The property bubble predators

All great bubbles carry with them predators who feed off the gullibility of the great mass of amibitious financial illiterates. In the tech bubble it was the stock promotors and the fund managers. In the great property bubble of this decade it has been the property developers and many of the the buy to let clubs.

I don't suppose they'll be at it for much longer the pool of potential victims must be depleting rather - but they will leave behind them an awful lot of investors' paying mortgages on properties worth less than the debt secured on them. Would you keep paying if you were one of them? Probably not. Look for repossessions all over the nation's regional city centres to keep rising.

This article is taken from Merryn Somerset Webb's free weekly personal finance email, Money Sense. Click here to sign up now: Money Sense

I also wouldn't be altogether surprised if a good number of repossesions took place in central London over the next few years. I don't think many people are still clinging to the foolish notion that prices here won't fall with those around the rest of the country. They already are (one agent caught off his guard told me a few weeks ago that going on his experience prices are already off 10-15% in some areas) and as jobs go in the City and our non doms scarper they'll keep doing so. (For more, see: London property - where have all the buyers gone?) And London home owners are at least as probably even more mortgaged up to the hilt as non London homeowners.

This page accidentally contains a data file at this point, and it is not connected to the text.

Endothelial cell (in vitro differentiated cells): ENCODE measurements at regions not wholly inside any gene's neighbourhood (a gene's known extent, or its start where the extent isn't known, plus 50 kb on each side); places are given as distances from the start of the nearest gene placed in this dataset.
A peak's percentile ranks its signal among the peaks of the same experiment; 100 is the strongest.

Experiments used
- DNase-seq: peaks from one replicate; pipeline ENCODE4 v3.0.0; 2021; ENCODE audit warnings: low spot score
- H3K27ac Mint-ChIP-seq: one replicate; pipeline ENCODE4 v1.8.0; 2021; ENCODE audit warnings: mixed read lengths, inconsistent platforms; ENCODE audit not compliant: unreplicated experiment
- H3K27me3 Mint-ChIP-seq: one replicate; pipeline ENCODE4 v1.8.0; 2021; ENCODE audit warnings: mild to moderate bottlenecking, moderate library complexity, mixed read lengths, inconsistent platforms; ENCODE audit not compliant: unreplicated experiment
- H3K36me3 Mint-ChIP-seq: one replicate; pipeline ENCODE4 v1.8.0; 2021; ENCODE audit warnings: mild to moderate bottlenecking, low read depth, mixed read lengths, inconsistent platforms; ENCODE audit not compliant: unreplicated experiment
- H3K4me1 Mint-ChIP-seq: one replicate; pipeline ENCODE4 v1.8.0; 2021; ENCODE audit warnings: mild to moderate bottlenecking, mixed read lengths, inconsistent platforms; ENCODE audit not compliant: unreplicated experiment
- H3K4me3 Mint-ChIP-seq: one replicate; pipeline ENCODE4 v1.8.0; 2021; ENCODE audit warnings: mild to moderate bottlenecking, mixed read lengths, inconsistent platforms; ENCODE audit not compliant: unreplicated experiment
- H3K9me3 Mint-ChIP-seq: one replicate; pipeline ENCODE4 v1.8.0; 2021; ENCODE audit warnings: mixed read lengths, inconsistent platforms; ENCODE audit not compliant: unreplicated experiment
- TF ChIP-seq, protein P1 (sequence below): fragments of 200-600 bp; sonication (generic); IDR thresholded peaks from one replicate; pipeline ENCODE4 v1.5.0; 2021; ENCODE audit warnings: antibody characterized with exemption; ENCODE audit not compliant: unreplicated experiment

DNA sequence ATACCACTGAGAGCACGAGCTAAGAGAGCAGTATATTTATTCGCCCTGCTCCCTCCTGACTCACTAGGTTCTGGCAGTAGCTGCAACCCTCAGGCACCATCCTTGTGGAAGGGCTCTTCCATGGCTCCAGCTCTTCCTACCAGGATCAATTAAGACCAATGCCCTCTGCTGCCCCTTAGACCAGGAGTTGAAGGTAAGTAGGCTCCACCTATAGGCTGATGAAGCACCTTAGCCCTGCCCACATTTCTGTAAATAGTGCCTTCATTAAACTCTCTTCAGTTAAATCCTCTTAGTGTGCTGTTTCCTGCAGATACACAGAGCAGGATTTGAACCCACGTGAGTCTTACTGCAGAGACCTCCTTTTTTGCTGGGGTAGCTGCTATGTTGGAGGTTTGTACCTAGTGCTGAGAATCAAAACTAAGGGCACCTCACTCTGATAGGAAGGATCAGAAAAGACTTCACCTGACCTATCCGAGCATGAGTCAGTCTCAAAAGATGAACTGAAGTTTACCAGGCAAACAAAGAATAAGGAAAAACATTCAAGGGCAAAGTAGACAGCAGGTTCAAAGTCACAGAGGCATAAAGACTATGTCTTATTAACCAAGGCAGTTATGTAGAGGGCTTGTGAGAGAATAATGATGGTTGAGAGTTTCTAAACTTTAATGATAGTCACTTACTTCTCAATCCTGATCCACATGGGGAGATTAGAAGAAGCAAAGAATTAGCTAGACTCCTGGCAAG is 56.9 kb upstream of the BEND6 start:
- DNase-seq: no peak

A sign of the times? Last week the publicity for Allsops February 13th property auction (nearly 40% of the lots in which are repossesions) included details of a whole house in Batoum Gardens. Batoum Gardens is just off Brook Green (a small piece of grubby grass sandwiched between Hammersmith and Shepherd's Bush), an area that has been a huge beneficiary of the London bubble. This time last year if you'd wanted a house in Brook Green you'd have ended up in a bidding war and ended up with no change from £1.6m. What's the price this year? If the house hasn't been withdrawn I spoke to one of the many estate agents marketing it last week and she was hopeful of finding a buyer pre auction - we'll find out tomorrow.

Merryn Somerset Webb

Merryn Somerset Webb started her career in Tokyo at public broadcaster NHK before becoming a Japanese equity broker at what was then Warburgs. She went on to work at SBC and UBS without moving from her desk in Kamiyacho (it was the age of mergers).

After five years in Japan she returned to work in the UK at Paribas. This soon became BNP Paribas. Again, no desk move was required. On leaving the City, Merryn helped The Week magazine with its City pages before becoming the launch editor of MoneyWeek in 2000 and taking on columns first in the Sunday Times and then in 2009 in the Financial Times

Twenty years on, MoneyWeek is the best-selling financial magazine in the UK. Merryn was its Editor in Chief until 2022. She is now a senior columnist at Bloomberg and host of the Merryn Talks Money podcast -  but still writes for Moneyweek monthly. 

Merryn is also is a non executive director of two investment trusts – BlackRock Throgmorton, and the Murray Income Investment Trust.